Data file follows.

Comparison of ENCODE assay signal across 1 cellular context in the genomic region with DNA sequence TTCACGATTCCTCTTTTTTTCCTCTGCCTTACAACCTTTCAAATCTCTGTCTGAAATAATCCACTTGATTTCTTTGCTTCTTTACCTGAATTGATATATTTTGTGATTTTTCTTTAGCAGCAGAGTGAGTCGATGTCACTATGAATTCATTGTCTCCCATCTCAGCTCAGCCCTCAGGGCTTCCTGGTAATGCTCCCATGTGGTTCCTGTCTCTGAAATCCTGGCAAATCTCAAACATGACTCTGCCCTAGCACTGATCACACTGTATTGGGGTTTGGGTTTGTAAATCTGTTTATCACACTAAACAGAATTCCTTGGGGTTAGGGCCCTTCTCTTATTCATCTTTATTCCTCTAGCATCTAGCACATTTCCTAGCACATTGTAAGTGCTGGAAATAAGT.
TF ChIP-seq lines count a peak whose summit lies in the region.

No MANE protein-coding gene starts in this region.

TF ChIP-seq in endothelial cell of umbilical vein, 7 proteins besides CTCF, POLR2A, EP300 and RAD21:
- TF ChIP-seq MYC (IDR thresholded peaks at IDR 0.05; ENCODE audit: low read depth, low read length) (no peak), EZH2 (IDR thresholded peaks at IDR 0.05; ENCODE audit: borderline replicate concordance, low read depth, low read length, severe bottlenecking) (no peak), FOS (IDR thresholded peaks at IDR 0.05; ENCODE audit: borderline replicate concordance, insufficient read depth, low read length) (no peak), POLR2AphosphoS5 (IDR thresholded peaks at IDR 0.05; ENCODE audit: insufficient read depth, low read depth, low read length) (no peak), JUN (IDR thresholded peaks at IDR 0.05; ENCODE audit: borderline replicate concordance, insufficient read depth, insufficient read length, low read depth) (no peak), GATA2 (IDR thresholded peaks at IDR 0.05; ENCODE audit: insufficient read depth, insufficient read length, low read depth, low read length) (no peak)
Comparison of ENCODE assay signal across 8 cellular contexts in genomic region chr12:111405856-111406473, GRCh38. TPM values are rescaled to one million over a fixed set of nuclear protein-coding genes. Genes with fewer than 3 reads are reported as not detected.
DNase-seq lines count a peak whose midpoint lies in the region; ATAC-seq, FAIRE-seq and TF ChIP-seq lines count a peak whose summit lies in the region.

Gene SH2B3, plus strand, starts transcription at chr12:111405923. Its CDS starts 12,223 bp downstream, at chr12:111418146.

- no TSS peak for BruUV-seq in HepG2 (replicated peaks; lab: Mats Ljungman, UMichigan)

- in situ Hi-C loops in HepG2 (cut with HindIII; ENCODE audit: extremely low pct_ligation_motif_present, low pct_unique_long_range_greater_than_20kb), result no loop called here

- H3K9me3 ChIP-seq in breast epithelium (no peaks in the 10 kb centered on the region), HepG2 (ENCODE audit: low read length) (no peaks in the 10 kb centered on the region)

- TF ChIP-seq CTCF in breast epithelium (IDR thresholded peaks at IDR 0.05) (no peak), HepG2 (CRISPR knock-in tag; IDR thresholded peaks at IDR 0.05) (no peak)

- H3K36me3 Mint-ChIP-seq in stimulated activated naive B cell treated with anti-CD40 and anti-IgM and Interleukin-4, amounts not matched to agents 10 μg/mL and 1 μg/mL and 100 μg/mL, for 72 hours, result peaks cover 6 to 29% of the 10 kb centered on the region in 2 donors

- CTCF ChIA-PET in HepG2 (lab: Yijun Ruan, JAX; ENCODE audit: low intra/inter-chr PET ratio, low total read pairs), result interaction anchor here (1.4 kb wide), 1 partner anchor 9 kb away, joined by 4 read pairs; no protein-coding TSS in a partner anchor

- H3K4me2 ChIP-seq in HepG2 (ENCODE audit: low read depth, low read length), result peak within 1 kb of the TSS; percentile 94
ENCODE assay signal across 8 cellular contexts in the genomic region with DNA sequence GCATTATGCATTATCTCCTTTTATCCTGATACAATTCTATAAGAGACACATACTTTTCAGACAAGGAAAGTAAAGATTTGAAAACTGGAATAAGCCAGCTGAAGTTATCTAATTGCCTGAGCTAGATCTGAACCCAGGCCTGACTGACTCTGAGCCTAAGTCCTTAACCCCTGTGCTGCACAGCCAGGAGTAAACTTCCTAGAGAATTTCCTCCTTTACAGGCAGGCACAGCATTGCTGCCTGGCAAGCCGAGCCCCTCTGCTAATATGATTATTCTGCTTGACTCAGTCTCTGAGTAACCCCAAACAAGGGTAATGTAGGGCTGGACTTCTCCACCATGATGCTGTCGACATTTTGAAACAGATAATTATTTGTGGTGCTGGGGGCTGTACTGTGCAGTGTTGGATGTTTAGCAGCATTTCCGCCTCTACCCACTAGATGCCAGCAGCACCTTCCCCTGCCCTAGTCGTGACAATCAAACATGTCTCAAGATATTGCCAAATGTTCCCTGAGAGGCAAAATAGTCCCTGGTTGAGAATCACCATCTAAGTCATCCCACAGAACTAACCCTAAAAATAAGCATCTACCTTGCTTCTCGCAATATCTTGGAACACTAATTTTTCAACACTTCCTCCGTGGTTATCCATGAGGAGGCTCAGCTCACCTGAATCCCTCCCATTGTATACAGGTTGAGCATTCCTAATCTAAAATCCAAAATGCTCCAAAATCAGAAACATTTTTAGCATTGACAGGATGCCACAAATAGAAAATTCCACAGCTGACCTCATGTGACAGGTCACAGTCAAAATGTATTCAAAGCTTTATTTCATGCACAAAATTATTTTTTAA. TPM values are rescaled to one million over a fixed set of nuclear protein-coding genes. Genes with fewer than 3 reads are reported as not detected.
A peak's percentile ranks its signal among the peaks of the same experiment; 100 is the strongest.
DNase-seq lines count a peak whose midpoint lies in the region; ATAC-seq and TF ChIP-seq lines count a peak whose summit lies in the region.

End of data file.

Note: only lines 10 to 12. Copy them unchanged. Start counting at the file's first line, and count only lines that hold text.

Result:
- in situ Hi-C loops in HepG2 (cut with HindIII; ENCODE audit: extremely low pct_ligation_motif_present, low pct_unique_long_range_greater_than_20kb), result no loop called here

- H3K9me3 ChIP-seq in breast epithelium (no peaks in the 10 kb centered on the region), HepG2 (ENCODE audit: low read length) (no peaks in the 10 kb centered on the region)

- TF ChIP-seq CTCF in breast epithelium (IDR thresholded peaks at IDR 0.05) (no peak), HepG2 (CRISPR knock-in tag; IDR thresholded peaks at IDR 0.05) (no peak)